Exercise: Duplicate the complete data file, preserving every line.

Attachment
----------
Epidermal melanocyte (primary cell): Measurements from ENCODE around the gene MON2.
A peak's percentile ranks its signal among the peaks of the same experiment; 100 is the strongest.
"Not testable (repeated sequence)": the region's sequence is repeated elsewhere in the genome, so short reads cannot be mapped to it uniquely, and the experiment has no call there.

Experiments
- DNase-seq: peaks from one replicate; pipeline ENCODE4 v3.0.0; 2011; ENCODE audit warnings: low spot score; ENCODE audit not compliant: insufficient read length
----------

Epidermal melanocyte (primary cell): Measurements from ENCODE around the gene MON2.
A peak's percentile ranks its signal among the peaks of the same experiment; 100 is the strongest.
"Not testable (repeated sequence)": the region's sequence is repeated elsewhere in the genome, so short reads cannot be mapped to it uniquely, and the experiment has no call there.

Experiments
- DNase-seq: peaks from one replicate; pipeline ENCODE4 v3.0.0; 2011; ENCODE audit warnings: low spot score; ENCODE audit not compliant: insufficient read length